French President Emmanuel Macron was preparing to address the nation Monday after a fourth weekend of violent protests by "Yellow Jacket" protesters. He met with lawmakers, unions and business leaders to hear their concerns following demonstrations that began in struggling provinces and spread to rioting in the capital.Later, he is expected to make a televised address amid criticism that he has failed to act over the crisis triggered by his economic reforms — including ahike in gas taxes which his government last week agreed to postpone.An estimated 10,000 protesters took to the otherwise deserted streets of Paris on Saturday, while a further 125,000 marched in other towns and cities across France, the Interior Ministry said. Nearly 2,000 arrests were made and the violence left 264 people wounded, including 39 police officers.
Tens of thousands of police have been deployed in response to the "gilets jaunes" movement, named for the fluorescent safety vests that French motorists must carry in their vehicles.What began as a revolt against the gas tax rises has morphed into a broader rebellion against Macron's 18-month presidency. A November poll found that his approval rating was as low as 26 percent.France's finance minister warned that the unrest was spooking tourists and investors and had already knocked 0.1 percentage points off France's GDP this quarter."Our country is deeply divided," Bruno Le Maire said. "It is the president's role to unify the country."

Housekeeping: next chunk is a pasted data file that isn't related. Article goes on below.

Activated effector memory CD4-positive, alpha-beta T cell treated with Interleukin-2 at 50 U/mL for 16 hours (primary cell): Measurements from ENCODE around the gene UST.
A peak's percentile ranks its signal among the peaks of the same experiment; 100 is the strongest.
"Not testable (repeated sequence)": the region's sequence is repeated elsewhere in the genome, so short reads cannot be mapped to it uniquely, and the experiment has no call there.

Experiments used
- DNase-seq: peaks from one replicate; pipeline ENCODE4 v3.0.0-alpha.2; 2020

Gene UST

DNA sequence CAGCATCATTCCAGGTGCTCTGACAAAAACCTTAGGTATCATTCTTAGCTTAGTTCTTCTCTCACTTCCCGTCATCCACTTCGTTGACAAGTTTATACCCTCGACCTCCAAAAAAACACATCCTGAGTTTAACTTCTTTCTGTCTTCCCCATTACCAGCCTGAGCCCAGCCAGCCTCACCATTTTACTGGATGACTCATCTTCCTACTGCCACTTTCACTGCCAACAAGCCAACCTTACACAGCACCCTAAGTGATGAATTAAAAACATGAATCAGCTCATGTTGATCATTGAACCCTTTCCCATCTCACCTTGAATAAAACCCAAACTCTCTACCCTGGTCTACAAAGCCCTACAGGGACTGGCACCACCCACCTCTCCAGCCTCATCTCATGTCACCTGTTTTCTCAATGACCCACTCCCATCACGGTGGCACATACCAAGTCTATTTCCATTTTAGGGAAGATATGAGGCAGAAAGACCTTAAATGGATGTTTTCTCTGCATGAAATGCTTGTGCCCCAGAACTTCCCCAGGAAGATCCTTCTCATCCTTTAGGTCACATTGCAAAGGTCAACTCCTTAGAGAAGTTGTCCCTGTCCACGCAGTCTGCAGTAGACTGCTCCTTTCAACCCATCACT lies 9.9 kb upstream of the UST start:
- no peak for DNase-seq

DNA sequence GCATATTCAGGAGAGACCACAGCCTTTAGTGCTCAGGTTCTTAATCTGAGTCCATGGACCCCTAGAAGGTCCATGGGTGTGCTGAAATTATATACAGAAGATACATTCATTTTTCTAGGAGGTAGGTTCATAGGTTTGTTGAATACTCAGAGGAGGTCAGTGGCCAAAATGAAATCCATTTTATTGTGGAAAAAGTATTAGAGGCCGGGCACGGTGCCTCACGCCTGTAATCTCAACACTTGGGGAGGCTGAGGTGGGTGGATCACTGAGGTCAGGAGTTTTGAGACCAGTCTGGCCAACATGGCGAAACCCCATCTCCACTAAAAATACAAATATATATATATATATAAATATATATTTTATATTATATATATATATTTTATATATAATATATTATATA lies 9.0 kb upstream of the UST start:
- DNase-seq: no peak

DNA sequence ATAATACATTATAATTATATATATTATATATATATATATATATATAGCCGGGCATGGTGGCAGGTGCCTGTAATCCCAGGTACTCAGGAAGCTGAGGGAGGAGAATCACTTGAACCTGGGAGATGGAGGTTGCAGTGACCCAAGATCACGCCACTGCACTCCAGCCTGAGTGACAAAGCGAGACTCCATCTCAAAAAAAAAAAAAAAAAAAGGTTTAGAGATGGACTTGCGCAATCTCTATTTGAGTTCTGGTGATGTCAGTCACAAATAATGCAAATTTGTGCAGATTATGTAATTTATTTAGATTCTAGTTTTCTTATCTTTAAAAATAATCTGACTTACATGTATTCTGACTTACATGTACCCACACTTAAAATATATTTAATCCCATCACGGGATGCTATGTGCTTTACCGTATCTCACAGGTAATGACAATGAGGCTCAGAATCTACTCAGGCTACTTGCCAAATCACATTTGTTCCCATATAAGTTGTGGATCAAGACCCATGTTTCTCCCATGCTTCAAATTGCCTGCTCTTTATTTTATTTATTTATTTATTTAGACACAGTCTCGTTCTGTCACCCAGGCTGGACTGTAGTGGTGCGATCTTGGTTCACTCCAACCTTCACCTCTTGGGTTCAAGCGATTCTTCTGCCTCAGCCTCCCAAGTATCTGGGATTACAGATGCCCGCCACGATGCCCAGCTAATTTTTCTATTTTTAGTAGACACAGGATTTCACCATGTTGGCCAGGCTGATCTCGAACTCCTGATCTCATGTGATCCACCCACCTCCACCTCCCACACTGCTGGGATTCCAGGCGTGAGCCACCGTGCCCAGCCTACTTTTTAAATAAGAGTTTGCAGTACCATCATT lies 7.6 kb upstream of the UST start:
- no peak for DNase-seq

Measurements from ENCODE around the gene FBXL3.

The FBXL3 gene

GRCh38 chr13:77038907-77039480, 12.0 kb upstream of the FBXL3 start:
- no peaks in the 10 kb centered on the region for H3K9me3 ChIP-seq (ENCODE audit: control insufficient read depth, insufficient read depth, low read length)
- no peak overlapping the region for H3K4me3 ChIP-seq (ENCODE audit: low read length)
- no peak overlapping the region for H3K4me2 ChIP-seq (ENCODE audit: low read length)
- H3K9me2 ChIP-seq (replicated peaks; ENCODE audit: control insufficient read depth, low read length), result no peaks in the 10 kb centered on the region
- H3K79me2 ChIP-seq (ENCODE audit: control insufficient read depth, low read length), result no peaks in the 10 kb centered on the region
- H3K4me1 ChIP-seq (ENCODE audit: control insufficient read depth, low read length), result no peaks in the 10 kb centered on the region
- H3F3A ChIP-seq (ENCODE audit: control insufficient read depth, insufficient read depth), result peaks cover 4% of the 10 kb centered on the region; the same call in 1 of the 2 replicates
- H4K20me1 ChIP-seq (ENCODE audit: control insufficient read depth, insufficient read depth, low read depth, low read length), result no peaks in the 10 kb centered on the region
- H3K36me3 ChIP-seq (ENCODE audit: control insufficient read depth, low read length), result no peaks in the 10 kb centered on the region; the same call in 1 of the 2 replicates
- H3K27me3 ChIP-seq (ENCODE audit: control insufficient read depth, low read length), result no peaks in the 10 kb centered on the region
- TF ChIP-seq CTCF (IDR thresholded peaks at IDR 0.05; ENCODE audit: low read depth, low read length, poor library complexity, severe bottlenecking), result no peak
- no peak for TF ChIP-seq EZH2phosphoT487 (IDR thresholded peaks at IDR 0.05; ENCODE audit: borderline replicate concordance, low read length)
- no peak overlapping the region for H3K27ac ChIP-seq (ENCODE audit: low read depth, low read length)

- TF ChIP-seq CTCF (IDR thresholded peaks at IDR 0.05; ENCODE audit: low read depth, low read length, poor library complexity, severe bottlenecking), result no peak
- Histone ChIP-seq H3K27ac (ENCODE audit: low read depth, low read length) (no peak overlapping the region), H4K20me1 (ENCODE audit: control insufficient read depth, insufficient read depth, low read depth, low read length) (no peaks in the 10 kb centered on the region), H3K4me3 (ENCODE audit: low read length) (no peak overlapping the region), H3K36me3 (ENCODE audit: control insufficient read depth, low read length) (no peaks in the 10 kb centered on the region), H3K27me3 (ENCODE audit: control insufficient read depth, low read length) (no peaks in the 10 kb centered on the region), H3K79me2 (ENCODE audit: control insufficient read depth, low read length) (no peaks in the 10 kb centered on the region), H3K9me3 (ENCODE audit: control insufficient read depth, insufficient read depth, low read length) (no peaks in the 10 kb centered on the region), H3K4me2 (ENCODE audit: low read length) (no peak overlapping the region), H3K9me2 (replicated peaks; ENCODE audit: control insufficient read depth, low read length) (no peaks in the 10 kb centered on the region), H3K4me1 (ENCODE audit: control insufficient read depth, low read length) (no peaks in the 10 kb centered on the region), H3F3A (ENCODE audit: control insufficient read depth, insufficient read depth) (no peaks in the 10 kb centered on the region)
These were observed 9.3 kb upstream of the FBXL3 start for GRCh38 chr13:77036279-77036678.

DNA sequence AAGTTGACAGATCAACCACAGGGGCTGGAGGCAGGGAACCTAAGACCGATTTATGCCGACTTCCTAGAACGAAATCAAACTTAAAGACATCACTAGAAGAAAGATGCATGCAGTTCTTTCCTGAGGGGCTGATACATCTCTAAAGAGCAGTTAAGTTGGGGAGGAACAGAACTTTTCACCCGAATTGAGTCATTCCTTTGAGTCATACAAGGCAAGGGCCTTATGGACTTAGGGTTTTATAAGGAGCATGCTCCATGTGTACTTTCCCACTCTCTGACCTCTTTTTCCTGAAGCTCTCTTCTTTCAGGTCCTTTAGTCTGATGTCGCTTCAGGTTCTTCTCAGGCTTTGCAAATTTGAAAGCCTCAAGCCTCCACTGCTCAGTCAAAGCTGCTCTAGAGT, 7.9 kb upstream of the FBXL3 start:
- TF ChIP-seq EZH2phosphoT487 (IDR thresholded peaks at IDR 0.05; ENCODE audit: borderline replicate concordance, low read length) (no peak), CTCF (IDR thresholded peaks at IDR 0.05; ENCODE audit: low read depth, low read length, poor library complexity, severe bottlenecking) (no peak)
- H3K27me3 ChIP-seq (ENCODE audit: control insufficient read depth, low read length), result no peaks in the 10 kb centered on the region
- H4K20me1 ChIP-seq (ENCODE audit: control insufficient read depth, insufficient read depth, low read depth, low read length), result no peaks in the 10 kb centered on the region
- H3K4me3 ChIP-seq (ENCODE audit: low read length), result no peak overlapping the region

Earlier, Le Maire promised to help the owners of stores damaged by rioters. He told Euronews that the protests are harming the "attractiveness of France" for business.Paris Mayor Anne Hidalgo said 550 municipal cleaners had helped clear the city's streets after the turmoil and thanked firefighters for their efforts.France's retail federation said stores had lost about $1 billion of pre-Christmas sales since the unrest began.Macron was elected on a reformist agenda, having pledged to overhaul the country's generous welfare state, which redistributes wealth across society with high taxes for the rich.
France has high levels of social security and workers' rights, making it difficult to enact business-friendly reforms in spite of persistent unemployment.Last week, he attempted to quell the protests by agreeing to drop the gas tax increase, which prompted truckers to call off a planned strike.However, one student group has called for a week of blockades and demonstrations.
Interior Minister Christophe Castaner warned Saturday that the "gilets jaunes" movement risked being infiltrated by radicals."These last three weeks have created a monster," he told reporters. "Our security forces will respond with firmness and I will have no tolerance for anyone who capitalizes on the distress of our citizens."